The Hard Thing About Hard Things - Ben Horowitz
Ben Horowitz founded and ran a growing company that he eventually sold for $1.6 billion. Life as a CEO is about making hard decisions. Especially when it comes to people.
Running a company is hard. Running a growing company, while fun, is harder. Growing it to over a billion dollar valuation is a dream many of us wish to have on our resume.
The CEO will regularly bump up against "The Struggle". It can be in the form of outside economic issues, missteps through internal financials or even making the wrong hiring decisions.
Ben Horowitz lead his company Opsware through the dot-com crash. This is a feat in itself and, by being open with his team and using what he shared in this book was able to fight from $0.35 per share to over $7.
Much of this battle is fought inside the mind of the leader. The personal psychology is the greatest part of The Struggle. We entrepreneurs get this and it is important to learn how to deal with it and work through it to victory. The famous illustration of the race car driver focusing on the road ahead rather than the track walls lends nicely to the difference in focus on solutions rather than obstacles.
Throughout the book, Ben makes some vital points to other CEOs:
- Be open with bad news. It's better to deal with it immediately. I say "in absence of a story, people make up their own." Not being open will create a negative culture. Being open will also invite solutions from the smart people you hired.
- Layoffs happen. Again, deal with it immediately and fairly - take responsibility. Set your people up for victories elsewhere. How you handle the people you need to let go will make a difference in your reputation.
- How you fire an executive is even more important. Bill Campbell, a famous CEO, said "You cannot let him keep his job, but you absolutely can let him keep his respect." Focus on continuity for the business. This is the greatest impact.
On the team:
- Take care of your people. Train them well, pay them fairly and give them the tools needed to succeed in their roles. Also provide management the guidelines to get the performance you expect.
- Hire for the person's strengths not reject them for their weaknesses. Ben seems to be saying someone should be hired even if they don't fit the culture. (I disagree with this - although I respect what Ben is saying).
- Ditch the politics to create a great place to work. I like the term he uses "ambitious in terms of the entire company not just their own career." He speaks of having structure around performance reviews, compensation and promotions.
On being a CEO:
- Know what needs to be done and get the organization to do it. Ultimately simplified however, the true role of a CEO is being able to look at the big picture and focusing the team on getting only the core things done. This is key in dire times. Simplify and do only what is needed.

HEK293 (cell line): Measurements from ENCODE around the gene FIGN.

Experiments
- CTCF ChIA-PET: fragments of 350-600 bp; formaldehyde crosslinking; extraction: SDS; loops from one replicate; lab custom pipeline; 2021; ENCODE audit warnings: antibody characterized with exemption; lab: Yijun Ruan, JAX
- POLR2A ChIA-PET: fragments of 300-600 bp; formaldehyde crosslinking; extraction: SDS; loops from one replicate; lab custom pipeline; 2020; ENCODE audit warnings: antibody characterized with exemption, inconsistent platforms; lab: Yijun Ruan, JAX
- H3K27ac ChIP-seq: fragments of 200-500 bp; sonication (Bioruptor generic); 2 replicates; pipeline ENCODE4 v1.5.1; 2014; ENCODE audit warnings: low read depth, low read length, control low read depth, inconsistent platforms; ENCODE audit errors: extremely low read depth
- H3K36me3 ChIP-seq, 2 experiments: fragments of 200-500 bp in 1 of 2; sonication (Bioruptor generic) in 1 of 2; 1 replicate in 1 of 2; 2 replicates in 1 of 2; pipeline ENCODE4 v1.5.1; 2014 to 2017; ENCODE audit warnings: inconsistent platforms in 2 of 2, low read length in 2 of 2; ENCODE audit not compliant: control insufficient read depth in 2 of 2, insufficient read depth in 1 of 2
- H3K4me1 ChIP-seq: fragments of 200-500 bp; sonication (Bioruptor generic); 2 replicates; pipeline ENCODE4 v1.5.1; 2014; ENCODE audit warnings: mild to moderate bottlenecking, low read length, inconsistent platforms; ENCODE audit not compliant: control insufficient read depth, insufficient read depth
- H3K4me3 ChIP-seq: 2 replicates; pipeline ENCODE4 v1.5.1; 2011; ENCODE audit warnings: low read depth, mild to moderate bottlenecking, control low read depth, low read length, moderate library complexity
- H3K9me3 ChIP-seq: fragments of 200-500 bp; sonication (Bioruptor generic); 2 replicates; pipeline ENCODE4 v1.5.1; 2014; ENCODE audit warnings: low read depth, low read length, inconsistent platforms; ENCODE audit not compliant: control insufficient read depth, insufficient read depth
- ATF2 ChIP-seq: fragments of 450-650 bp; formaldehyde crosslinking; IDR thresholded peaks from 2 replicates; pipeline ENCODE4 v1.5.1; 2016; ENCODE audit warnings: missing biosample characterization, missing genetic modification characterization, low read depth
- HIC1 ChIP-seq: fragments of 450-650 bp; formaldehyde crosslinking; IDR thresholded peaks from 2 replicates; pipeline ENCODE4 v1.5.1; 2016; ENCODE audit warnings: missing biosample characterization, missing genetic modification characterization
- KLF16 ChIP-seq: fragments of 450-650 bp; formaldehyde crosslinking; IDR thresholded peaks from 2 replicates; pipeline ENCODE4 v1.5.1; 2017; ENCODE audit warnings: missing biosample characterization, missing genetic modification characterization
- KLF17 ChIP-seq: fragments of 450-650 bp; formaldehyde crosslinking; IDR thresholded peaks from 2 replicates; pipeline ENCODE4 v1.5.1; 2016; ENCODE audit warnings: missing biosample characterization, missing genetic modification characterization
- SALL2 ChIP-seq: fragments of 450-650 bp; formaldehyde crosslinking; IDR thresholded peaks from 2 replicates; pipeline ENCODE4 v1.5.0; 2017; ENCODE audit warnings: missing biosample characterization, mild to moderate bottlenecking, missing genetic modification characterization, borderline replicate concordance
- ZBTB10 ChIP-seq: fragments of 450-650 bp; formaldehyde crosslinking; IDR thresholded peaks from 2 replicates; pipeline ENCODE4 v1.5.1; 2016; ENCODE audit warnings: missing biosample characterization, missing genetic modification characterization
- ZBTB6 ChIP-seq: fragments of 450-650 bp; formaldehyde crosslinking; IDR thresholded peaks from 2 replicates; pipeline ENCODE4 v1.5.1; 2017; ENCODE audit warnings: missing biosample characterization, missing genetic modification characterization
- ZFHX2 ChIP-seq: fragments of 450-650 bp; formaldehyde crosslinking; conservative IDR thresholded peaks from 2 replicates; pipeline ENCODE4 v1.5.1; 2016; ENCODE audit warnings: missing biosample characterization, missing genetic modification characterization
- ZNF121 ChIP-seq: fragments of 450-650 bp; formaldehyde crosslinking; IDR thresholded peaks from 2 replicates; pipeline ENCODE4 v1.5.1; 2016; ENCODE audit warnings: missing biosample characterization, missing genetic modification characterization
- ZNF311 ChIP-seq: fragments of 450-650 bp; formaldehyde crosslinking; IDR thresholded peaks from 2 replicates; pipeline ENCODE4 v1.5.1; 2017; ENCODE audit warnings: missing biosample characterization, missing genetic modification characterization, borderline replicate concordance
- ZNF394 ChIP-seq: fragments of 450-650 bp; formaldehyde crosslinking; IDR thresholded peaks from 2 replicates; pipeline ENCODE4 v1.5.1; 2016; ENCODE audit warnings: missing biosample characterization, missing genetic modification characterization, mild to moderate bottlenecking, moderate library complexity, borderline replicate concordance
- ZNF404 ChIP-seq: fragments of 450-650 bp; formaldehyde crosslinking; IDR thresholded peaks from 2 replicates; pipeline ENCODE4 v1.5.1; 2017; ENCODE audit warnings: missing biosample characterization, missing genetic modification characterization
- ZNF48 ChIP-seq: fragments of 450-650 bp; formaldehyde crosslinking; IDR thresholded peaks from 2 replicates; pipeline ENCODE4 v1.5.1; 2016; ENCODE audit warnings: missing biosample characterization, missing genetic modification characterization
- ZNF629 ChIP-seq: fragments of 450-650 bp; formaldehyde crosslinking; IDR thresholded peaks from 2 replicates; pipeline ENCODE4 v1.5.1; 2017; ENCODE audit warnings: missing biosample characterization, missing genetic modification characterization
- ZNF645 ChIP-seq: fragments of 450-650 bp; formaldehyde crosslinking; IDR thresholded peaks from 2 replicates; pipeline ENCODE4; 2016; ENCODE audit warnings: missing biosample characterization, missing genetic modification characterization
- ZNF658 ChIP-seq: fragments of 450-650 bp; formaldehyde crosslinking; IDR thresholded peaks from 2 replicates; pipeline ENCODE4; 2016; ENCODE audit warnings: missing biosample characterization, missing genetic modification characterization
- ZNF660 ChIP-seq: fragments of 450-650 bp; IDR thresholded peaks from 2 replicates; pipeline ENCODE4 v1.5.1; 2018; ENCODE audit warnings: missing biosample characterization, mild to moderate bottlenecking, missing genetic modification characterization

- There are two types of CEO's: Ones - Decision Makers and Twos - Implementers. This is similar to what Gino Wickman calls Visionaries and Implementers. Truly great CEO's learn to combine the characteristics. (Again, I disagree in the sense that a true visionary cannot do a good job of implementation and visa versa. That being said, leaders that don't have a yin to their yang need to either hire someone to do the other part or at least minimize their weaknesses in the opposing skills to protect the core of their company).
- There are different CEOs: Wartime CEOs and Peacetime CEOs. When a company is going through tough times or fighting to grow, Wartime CEOs are important. When a company is working to keep their edge and hone their market, the Peacetime CEO is best.
- No CEO knows everything they need to. Stay authentic and grow. Like a boxer learning new footwork, things might feel uncomfortable at first but you grow into it. At the same time, don't lose your core you.
- There are different types of acquisitions: The first is acquiring talent and/or technology. This can happen at the scale of $5-50 million. The second is a desire to acquire the products to sell. These are at the scale of $25-250 million. Finally the acquisition is aimed at the whole company. These are at a scale of billions. Through any of these, it is vital to be rational and make clear decisions.
Being a CEO can be lonely. There is a lot of pressure and The Struggle is real. Like anything, though, greatness and happiness happen through struggle.
Rating: 3/5 stars